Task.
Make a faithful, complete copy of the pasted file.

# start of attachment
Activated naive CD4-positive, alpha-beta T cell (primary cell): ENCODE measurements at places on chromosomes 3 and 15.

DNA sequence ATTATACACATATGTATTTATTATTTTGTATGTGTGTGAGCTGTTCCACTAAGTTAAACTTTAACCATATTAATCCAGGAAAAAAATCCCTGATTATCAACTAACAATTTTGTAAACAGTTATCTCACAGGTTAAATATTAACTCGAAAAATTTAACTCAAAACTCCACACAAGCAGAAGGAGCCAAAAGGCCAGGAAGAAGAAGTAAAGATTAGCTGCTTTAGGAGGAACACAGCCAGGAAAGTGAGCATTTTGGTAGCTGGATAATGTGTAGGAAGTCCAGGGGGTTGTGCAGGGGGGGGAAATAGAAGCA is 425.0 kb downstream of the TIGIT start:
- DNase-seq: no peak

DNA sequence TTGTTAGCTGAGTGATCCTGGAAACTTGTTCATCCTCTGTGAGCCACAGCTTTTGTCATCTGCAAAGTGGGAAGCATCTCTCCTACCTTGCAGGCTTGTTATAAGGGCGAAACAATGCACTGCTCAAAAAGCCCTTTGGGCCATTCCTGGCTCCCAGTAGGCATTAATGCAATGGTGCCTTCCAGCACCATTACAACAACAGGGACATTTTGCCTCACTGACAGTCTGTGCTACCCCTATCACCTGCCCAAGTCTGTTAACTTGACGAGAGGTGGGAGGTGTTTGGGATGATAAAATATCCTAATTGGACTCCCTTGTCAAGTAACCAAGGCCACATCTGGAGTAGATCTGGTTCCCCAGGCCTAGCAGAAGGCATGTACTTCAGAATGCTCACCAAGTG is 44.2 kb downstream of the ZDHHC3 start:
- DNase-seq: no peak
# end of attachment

Activated naive CD4-positive, alpha-beta T cell (primary cell): ENCODE measurements at places on chromosomes 3 and 15.

DNA sequence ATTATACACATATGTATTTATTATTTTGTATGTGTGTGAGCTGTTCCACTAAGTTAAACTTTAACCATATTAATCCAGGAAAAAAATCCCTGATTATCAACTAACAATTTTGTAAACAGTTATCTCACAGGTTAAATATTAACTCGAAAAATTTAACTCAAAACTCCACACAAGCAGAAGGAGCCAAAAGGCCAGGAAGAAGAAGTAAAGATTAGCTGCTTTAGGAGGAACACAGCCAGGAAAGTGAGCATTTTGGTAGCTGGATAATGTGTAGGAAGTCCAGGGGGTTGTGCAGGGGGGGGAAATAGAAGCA is 425.0 kb downstream of the TIGIT start:
- DNase-seq: no peak

DNA sequence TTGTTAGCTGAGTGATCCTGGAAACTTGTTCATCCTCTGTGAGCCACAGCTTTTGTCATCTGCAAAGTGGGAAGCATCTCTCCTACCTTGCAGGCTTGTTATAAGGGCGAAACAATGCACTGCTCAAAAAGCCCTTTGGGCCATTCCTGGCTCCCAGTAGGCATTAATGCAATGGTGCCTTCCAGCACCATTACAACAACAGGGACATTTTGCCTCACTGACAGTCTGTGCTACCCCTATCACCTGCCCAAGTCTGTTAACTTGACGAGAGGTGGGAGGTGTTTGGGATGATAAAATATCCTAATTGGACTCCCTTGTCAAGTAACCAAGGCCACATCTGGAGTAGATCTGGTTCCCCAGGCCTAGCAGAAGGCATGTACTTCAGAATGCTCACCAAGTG is 44.2 kb downstream of the ZDHHC3 start:
- DNase-seq: no peak